Scottish middle-distance runner revisits her goals for 2020 after surprise British indoor 800m record and victory over training partner Laura Muir
When Jemma Reekie crossed the finish line in a British indoor 800m record of 1:57.91 in Glasgow, her face exploded into mixture of delight and disbelief. She raised her hands above her head in victory before clasping them over her mouth in astonishment. Laura Muir – the runner-up, good friend and training partner – immediately and instinctively embraced her with a smile. On social media, Kelly Holmes, Paula Radcliffe and the holder of the record, Jenny Meadows, were gushing with praise.
“I was in complete shock with the time,” Reekie told AW. “It was so nice to cross the line and for Laura to be so excited with me. She knows how much I’ve improved in training and how much we’ve worked together and she was so excited that I’ve finally shown it to other people as well.”
Not only did Reekie beat Muir in a national record, but her time was the fastest in the world indoors for 14 years, an indoor PB by five seconds and easily improved her outdoor PB of 2:01.45. After being in the shadow of Muir in recent years, she is now being touted as a potential Olympic medallist in Tokyo.
Just 21 years old, she has not reached her training potential yet either. She currently does similar quality sessions as Muir – and other athletes in her group like Gabriela DeBues-Stafford – but does not yet do the same volume of endurance work.
Of her coach of the last four years, Andy Young, she says: “He has held me back in certain places and pushed me in certain places. He’s got it all planned out and I think that’s a big thing and I’ve kept moving along slowly.
“I didn’t expect to be still making big jumps at the stage I’m at now. I thought it’d be little margins and small bits of improvement here and there.
“I thought last year I was capable of going faster than I did. But it’s hard because I was stuck in this area where I was too slow to get into the good races that I needed to get into to get faster.”
She continues: “All I want to do is athletics but Andy has said ‘this is all you want to do but we need to do it slowly so that you’ll have a successful career’. I find it frustrating sometimes but doesn’t want me to peak this year and then go downhill.
“Even at my club when I was younger, I was lucky that I had two good coaches that didn’t push us too hard and it was all done for fun. My parents have also not been involved too much and don’t know what I should be doing. They just have the attitude that as long as I’m enjoying it then it’s good.”
Young’s training techniques have helped turn Muir into one of the best runners in the world and the group have already spent part of this winter in South Africa doing some tough sessions. “Since I’ve been with Andy I’ve learned what hard work is,” says Reekie. “After last summer I thought I’m going to work even harder. I say every year that I’m going to work even harder. And then the last couple of camps have just been going really well for me.”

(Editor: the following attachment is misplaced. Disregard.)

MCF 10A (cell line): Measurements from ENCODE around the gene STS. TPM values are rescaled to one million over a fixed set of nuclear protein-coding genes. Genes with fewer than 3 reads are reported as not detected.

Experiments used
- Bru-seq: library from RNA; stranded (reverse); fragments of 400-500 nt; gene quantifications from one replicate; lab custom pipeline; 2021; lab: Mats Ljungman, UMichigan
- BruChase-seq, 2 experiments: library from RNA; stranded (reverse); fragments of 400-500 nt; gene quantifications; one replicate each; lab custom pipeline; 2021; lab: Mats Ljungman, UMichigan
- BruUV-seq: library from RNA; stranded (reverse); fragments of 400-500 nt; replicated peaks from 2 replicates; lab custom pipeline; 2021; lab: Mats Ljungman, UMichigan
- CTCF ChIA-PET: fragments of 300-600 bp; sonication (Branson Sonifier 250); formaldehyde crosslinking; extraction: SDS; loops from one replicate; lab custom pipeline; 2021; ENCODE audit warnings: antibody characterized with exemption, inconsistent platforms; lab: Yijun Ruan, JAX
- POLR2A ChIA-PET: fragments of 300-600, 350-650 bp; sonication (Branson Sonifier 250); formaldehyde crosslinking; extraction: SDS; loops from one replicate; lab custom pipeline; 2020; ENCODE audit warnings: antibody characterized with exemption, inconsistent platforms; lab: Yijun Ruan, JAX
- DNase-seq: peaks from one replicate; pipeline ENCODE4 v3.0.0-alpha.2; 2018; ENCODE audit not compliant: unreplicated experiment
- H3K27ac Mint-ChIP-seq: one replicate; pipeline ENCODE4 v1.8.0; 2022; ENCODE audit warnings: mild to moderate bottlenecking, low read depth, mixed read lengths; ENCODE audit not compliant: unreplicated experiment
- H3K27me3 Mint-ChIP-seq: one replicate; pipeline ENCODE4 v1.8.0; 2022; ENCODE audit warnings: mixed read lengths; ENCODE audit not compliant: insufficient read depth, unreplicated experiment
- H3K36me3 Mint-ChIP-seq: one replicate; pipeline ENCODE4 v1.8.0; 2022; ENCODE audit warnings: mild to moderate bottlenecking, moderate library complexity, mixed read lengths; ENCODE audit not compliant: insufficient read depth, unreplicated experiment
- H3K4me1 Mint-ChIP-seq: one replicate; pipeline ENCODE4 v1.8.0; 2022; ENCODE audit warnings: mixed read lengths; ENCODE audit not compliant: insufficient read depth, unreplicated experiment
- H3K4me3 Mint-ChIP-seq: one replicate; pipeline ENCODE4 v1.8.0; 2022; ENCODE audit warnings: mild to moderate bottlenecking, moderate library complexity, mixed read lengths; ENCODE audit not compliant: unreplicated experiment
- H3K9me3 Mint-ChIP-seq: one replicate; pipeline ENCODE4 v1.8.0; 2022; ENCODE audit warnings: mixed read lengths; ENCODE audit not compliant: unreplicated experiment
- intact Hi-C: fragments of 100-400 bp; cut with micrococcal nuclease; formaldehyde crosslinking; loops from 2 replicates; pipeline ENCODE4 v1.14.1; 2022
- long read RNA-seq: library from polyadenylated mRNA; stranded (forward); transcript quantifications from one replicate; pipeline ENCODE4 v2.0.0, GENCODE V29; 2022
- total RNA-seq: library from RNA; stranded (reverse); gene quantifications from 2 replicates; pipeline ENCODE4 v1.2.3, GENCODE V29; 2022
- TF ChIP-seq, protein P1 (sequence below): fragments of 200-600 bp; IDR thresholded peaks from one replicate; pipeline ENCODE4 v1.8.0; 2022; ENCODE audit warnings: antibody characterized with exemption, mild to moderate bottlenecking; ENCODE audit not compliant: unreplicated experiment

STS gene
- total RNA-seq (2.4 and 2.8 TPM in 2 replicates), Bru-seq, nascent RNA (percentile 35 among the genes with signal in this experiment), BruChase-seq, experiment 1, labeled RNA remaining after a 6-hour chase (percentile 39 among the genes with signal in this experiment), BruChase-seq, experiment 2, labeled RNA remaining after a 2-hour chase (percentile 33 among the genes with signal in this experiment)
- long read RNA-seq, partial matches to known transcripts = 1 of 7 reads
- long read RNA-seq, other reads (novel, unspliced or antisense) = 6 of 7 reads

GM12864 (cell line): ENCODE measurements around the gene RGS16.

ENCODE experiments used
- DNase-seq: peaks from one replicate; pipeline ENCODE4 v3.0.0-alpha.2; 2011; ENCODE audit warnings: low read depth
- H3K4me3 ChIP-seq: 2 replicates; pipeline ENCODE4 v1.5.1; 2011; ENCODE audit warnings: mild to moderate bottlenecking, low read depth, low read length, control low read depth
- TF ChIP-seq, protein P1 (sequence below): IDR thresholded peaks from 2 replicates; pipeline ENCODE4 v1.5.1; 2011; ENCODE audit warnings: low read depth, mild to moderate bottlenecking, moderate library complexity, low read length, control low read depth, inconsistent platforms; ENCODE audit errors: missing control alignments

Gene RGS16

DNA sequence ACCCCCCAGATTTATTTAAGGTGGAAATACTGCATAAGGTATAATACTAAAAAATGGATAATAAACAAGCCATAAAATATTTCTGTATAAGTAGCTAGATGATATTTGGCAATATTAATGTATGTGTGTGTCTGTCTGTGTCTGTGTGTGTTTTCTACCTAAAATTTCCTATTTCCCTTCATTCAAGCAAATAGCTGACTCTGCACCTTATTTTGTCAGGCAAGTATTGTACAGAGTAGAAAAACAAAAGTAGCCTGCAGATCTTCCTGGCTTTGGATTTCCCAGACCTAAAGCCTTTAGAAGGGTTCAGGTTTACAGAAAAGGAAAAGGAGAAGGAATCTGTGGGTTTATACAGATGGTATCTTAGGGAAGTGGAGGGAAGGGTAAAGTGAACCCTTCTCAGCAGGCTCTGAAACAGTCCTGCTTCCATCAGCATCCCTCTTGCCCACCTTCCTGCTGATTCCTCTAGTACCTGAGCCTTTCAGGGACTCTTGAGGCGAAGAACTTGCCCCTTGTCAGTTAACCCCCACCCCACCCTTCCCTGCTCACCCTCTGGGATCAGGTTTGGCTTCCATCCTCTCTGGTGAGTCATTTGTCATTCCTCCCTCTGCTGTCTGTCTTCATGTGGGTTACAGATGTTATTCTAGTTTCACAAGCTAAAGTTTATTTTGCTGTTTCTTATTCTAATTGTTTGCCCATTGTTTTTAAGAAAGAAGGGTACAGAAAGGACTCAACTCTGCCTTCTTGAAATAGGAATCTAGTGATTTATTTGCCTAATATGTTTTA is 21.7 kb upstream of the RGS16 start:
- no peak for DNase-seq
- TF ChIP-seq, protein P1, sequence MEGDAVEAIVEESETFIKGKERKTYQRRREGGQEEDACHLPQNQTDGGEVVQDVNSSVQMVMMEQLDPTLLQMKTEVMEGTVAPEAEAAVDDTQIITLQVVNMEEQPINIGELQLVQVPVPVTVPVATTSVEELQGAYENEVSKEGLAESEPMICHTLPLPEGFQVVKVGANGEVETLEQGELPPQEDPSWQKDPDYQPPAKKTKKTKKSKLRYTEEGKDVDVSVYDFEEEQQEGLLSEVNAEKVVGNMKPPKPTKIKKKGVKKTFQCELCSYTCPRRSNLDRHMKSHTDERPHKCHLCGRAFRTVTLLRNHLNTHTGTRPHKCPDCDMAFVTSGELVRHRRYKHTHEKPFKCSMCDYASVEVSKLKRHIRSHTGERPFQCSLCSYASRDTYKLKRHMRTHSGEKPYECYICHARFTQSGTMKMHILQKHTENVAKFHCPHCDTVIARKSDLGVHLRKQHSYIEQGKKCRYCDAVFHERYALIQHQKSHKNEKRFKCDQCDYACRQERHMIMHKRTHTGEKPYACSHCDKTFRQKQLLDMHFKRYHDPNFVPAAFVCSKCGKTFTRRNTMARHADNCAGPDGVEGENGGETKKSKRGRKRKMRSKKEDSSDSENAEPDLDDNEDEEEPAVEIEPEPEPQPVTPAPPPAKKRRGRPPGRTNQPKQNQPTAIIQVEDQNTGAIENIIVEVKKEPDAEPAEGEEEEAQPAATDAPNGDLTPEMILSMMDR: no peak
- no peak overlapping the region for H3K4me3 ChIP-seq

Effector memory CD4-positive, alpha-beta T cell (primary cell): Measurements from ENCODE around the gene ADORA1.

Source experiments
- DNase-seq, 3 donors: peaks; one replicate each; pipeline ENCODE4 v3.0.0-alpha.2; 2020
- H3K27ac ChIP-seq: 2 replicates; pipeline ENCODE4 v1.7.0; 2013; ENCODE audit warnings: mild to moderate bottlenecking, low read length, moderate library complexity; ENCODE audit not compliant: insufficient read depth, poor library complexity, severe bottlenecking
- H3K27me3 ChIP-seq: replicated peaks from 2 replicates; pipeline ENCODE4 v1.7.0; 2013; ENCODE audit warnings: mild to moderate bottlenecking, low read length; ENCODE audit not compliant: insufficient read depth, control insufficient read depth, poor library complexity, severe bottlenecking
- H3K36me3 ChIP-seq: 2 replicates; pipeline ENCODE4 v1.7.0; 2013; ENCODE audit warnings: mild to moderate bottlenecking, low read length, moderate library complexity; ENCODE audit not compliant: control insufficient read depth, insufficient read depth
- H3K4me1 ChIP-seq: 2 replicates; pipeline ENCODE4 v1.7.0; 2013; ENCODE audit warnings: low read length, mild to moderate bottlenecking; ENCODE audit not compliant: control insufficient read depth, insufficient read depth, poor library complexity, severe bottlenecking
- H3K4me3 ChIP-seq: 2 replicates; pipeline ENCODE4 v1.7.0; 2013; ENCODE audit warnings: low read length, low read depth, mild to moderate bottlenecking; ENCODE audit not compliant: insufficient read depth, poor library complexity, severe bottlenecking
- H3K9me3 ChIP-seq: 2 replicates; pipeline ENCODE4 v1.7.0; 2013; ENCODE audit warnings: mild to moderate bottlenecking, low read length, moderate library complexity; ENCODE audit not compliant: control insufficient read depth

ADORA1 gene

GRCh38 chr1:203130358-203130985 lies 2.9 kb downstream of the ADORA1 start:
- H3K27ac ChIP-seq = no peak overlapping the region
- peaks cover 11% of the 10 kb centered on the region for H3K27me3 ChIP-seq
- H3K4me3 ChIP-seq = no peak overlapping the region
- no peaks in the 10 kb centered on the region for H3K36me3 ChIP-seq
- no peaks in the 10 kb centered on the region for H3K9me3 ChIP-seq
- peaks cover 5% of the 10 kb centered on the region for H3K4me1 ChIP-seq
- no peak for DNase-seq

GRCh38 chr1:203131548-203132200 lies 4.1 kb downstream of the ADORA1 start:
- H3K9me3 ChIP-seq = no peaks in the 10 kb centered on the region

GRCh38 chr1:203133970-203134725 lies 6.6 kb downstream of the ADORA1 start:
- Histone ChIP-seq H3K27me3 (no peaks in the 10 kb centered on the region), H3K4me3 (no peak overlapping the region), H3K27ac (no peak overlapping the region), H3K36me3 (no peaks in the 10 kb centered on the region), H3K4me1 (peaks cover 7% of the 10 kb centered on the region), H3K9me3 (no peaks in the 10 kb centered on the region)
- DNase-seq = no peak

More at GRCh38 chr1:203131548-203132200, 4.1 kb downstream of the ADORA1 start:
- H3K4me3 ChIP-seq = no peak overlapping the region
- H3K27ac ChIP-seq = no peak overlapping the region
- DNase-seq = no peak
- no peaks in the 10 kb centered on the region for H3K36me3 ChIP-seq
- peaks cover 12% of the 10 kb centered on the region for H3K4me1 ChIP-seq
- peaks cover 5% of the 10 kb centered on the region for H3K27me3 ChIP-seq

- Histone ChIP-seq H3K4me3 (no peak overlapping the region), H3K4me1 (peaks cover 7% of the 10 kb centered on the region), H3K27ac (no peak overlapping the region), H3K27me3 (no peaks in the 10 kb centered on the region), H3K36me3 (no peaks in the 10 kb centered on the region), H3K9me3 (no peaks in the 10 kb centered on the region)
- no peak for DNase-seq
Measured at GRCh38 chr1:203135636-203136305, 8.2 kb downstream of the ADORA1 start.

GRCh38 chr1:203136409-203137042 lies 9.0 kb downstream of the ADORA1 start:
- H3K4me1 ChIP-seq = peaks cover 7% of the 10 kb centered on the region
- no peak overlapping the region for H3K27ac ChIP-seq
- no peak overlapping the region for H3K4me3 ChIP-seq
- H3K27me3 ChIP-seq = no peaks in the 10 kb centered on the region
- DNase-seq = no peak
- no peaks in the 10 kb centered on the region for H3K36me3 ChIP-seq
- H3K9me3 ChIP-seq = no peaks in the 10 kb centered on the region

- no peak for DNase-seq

On her recent South African camp, Reekie says: “I did a couple of quick sessions there and thought ‘I’m going pretty fast’. But if someone said you are going to run 1:57 I’d have thought ‘no way’. I would have been really happy to just break two minutes. I always tell people that they have to appreciate breaking two minutes isn’t easy.”
Her breakthrough run in Glasgow raised eyebrows and given the recent Nike Vaporfly controversy some cynics have suspiciously put her progress down to her Nike spikes. Young however says the shoes comply with the new World Athletics rules on footwear.
Reekie also had a sinus operation late last year to help her breathing, whereas she has steadily improved her PBs at 800m and 1500m in recent years from 2:07.23/4:24.22 in 2016 to 2:04.25/4:12.28 in 2017 to 2:02.62/4:06.11 in 2018 and 2:01.45/4:02.09 last year.
Reekie also won the European under-20 1500m title in 2017 and European under-23 800m and 1500m golds in 2019 (pictured above), despite her tactics in the European under-23 800m being “an absolute mess”. She is also, she says, totally committed to athletics now and spends most of her life travelling from one training camp or competition to another.
Not surprisingly, there is not much time for hobbies outside athletics. She has two dogs – a Collie and Chihuahua – and enjoys walking them. “I’m also a big sleeper!” she says. “I sleep about 12 hours a night and try to nap in the day, too, so after training and sleeping there’s not much time for anything else! Also running doesn’t last forever so I want to focus on it and see what I can do.”
This week she will doubtless take a nap on the flight to New York for her first race in the United States. She is set to run the mile at the NYRR Millrose Games and it will be fascinating to see if she can build on her 800m in Glasgow.
“I’ve tried to get back to normal this week,” says Reekie. “I’ve just cracked on with training again. I’m excited to see what I can do this weekend. I’ve never competed in America before and I’ve heard it’s an amazing atmosphere.”
After that, she hopes to run the Müller Indoor Grand Prix and Spar British Indoor Championships – both in Glasgow this month. As for the summer, her original plans to focus on 1500m might now change.
As a reward for her British record run, Young generously allowed her to cut short her Sunday steady run by 10 minutes. “I think he was in shock after the race,” says Reekie. “He didn’t really say much to be honest. He knew I was in really good shape and could probably run quite quick. But maybe not that quick.
“Now all of a sudden he has to rejig things. It was all about the 1500m this year but now that might change.”